This is what happens when those in charge allow the line between cheating and gamesmanship to get blurred for so many years.
No longer am I a fan of the most hated NFL team in America.
Hey, it’s something to celebrate.
The Dallas Cowboys aren’t champions of such a label anymore. Or shouldn’t be. You have to be more relevant than just five playoff appearances since 2003 and no Super Bowl trips since 1995 to have the honor of being so disliked by others, even if Jerry Jones remains the owner.
The New England Patriots wear such a badge now.
It is a well-earned title and then some.
It’s what happens when you are led by a guy who wears a hoodie, no matter the temperature outside.
That’s just creepy.
How do you make most of the country root for an arrogant bunch like the Seattle Seahawks, a defending Super Bowl champion that seems to have had as many players busted for using performance-enhancing drugs as they have victories the past few years, over your team in the game of Roman Numerals?
You have a certain coach named Bill and an owner whose best friend is viewed by many a corrupt and lawless commissioner.
New England is back in the Super Bowl for a sixth time under Bill Belichick, and you can imagine how that makes those who loathe all that is the team from Foxborough, Mass., feel.
The Patriots, for what seems like forever now, are perhaps our best example of a professional franchise that defines one of the great debates in sports — the difference between what is unashamedly dishonest or merely gaining any advantage you can without breaking the rules.
There is a huge distinction, by the way, one in no way wrong and the other downright deceitful.
This is where the line gets blurred with New England.
Belichick always has been an eerie sort, smug in his discourse and underhanded in his voyage to sitting atop his profession for some time now, when he’s not sitting in a tree stand dressed in camouflage taping an opponent’s practice.
He’s the best coach, a guy whose team doesn’t need to produce much success over three days of any draft to continue ruling the AFC East and always entering the playoffs as a Super Bowl threat.
But while the perception that New England has cheated for every ounce of its achievements is as foolish as Tom Brady’s offseason wardrobe, it’s on the Patriots that such an opinion exists. They’re hated because if it’s one thing football fans won’t tolerate, especially those with action on games, it’s slimy tactics that make us doubt what we are watching isn’t trustworthy.
That things aren’t equitable for both sides.
We can accept that in the violent, physical, tough-minded world of the NFL, a majority of its players have at one time or another likely dabbled in PEDs. We are immune to the vision of a guy pushing a needle into his arm to gain strength, but God help the team found pushing one into a ball so as to release air from it.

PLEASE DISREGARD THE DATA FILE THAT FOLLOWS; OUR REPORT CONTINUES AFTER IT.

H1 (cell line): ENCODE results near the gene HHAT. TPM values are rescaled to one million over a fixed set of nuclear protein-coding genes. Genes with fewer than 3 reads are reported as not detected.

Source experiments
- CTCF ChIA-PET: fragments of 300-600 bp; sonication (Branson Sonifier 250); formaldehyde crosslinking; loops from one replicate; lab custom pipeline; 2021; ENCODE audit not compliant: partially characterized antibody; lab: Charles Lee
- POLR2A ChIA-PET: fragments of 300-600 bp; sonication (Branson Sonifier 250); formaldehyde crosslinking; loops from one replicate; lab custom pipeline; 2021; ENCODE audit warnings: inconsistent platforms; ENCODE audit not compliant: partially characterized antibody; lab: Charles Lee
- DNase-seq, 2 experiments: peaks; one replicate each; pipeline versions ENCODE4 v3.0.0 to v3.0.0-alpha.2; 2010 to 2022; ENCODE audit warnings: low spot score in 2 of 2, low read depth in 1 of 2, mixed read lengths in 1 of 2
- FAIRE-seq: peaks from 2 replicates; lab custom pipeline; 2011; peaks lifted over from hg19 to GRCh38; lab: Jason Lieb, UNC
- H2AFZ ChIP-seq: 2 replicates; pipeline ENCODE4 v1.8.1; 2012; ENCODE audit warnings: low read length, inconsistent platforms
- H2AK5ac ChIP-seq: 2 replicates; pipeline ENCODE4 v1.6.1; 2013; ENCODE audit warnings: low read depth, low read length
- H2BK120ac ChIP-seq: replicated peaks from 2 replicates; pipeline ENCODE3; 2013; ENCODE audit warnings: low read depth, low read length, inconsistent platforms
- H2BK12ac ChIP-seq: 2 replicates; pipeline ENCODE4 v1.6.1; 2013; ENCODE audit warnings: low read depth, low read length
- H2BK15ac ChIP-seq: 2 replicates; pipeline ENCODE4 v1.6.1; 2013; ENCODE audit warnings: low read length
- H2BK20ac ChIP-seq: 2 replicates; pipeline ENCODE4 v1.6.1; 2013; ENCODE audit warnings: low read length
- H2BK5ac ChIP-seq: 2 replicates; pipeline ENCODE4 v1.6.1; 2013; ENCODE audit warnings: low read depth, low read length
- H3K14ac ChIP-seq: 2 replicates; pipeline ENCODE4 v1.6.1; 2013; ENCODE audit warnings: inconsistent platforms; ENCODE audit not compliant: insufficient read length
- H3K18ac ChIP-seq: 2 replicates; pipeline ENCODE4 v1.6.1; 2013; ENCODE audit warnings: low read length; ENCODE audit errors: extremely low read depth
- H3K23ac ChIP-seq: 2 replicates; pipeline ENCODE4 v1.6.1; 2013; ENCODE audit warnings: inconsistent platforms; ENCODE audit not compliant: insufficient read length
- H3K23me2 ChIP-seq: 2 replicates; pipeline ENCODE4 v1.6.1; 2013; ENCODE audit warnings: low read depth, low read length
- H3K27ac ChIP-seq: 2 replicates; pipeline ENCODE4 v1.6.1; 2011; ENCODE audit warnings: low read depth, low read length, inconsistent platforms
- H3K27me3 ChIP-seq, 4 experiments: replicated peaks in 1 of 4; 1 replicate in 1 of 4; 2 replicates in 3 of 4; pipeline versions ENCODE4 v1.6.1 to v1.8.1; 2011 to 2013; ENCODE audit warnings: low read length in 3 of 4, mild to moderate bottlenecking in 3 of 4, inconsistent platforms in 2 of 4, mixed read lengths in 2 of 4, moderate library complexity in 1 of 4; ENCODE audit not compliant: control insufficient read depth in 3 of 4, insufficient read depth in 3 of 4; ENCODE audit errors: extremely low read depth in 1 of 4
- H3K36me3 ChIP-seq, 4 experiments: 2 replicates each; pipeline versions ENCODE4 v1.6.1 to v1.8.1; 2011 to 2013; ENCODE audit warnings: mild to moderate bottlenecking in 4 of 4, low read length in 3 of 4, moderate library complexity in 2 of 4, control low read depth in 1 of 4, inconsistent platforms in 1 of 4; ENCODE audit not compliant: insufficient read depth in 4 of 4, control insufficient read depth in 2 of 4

So while certain plays and formations used to rally against the Baltimore Ravens in the divisional round of the playoffs might compare to relaying pitch location or drenching an infield to slow a leading base stealer in baseball as examples of accepted gamesmanship, those who can’t stand the Patriots will lump it all into the same barrel of misconduct.
They will see using plays that even fool referees (not a difficult task, given some of the confused creatures carrying yellow flags in The League) on par with Spygate and now “Deflate-gate.”
It’s not the same thing, of course, but this is the bed New England has made for itself.
This is why it’s the most hated team today.
It doesn’t help that owner Robert Kraft is a leading defender and supporter of commissioner Roger Goodell, whose reputation in the past few years has gone from scratches and scrapes to mortally wounded. The Kraft-Goodell union adds yet another layer of suspicion for those convinced New England can’t win without cheating.
It was like this in the 1990s for the Cowboys. The hating part of things. People can’t stand a winner. They really can’t stand a winner they believe gets over on others all the time.
It was in 2002, after Brady won his first Super Bowl by beating the Rams, that then-St. Louis star running back Marshall Faulk openly questioned how the Patriots knew what third-down and red-zone defensive checks to call against plays the Rams hadn’t run all season.
That was five years before Spygate.
“It’s either the best coaching in the world when you come up with situations that you had never seen before,” Faulk said at the time. “Or you’d seen it and knew what to do.”
The Patriots have been things for a long time. Some of it is gamesmanship. Some of it is cheating.
Problem is, they have become such experts in the field of deception, the line is blurred.
Outcome: Haters gonna hate.
And no one is hated more than the Patriots.
Las Vegas Review-Journal sports columnist Ed Graney can be reached at firstname.lastname@example.org or 702-383-4618. He can be heard from 11 a.m. to 2 p.m. Monday through Friday on “Gridlock,” ESPN 1100 and 100.9 FM. Follow him on Twitter: @edgraney.